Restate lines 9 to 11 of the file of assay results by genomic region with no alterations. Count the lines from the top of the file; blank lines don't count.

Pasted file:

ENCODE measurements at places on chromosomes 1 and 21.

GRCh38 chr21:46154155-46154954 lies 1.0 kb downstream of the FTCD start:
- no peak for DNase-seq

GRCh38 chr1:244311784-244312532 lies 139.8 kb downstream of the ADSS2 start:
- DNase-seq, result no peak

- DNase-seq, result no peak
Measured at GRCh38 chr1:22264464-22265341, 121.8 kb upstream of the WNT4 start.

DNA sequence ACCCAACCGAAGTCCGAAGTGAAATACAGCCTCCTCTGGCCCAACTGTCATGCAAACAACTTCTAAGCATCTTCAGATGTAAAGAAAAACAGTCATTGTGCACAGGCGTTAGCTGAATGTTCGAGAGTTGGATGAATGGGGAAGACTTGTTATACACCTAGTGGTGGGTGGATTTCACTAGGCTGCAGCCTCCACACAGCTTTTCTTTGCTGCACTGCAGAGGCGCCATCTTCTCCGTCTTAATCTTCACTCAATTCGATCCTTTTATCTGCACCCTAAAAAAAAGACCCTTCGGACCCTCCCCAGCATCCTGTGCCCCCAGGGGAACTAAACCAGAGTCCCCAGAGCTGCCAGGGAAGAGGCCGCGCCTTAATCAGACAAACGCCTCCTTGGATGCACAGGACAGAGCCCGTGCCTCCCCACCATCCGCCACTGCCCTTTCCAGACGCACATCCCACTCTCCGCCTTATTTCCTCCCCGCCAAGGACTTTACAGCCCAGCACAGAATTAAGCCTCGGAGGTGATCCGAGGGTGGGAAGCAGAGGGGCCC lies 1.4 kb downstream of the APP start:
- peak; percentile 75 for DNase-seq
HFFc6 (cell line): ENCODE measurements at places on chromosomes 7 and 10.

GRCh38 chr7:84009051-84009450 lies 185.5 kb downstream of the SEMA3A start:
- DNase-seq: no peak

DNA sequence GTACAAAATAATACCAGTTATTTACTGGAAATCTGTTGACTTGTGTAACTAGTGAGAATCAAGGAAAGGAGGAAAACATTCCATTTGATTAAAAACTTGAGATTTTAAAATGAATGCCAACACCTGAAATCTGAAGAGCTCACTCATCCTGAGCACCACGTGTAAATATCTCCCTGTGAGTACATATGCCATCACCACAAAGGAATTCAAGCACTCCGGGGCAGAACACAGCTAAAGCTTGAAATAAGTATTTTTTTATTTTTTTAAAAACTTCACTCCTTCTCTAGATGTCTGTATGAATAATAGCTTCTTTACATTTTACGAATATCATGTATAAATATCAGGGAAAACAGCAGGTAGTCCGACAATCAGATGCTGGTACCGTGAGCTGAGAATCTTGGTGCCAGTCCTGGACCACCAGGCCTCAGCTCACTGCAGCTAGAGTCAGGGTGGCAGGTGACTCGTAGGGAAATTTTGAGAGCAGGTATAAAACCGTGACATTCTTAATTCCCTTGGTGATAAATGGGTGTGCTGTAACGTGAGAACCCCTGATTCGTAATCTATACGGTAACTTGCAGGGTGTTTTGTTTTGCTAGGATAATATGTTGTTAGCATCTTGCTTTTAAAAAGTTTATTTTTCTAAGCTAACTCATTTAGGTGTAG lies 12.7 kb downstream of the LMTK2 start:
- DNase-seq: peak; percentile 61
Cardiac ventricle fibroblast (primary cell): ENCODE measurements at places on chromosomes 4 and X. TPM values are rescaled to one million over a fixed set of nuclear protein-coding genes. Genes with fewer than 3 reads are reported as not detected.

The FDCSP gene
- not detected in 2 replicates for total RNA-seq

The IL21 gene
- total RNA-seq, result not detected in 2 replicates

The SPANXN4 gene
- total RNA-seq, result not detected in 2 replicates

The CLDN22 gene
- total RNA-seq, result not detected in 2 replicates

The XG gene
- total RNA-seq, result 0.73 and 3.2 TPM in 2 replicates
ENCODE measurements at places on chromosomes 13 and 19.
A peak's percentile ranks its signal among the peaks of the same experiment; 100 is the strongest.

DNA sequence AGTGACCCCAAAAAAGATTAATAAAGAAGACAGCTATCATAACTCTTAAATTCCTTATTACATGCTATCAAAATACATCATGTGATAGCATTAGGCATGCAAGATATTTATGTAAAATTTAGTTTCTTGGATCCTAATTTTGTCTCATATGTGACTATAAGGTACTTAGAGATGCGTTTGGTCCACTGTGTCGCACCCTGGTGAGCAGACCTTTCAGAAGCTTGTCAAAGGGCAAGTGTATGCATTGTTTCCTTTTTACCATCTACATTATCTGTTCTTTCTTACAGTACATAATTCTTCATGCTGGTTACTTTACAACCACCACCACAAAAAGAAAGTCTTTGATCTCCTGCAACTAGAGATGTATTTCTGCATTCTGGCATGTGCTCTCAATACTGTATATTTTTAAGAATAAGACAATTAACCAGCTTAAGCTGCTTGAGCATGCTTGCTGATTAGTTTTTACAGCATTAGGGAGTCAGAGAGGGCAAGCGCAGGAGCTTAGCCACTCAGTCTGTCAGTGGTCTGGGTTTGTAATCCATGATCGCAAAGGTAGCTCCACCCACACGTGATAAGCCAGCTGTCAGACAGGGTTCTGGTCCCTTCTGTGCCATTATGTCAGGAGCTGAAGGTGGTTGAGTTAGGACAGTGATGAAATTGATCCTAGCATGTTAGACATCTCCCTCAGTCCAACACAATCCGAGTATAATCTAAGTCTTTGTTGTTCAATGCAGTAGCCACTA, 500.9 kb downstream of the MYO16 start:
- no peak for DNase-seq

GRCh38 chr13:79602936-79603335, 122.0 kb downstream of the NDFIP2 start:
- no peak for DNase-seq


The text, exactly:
- peak; percentile 75 for DNase-seq
HFFc6 (cell line): ENCODE measurements at places on chromosomes 7 and 10.

GRCh38 chr7:84009051-84009450 lies 185.5 kb downstream of the SEMA3A start: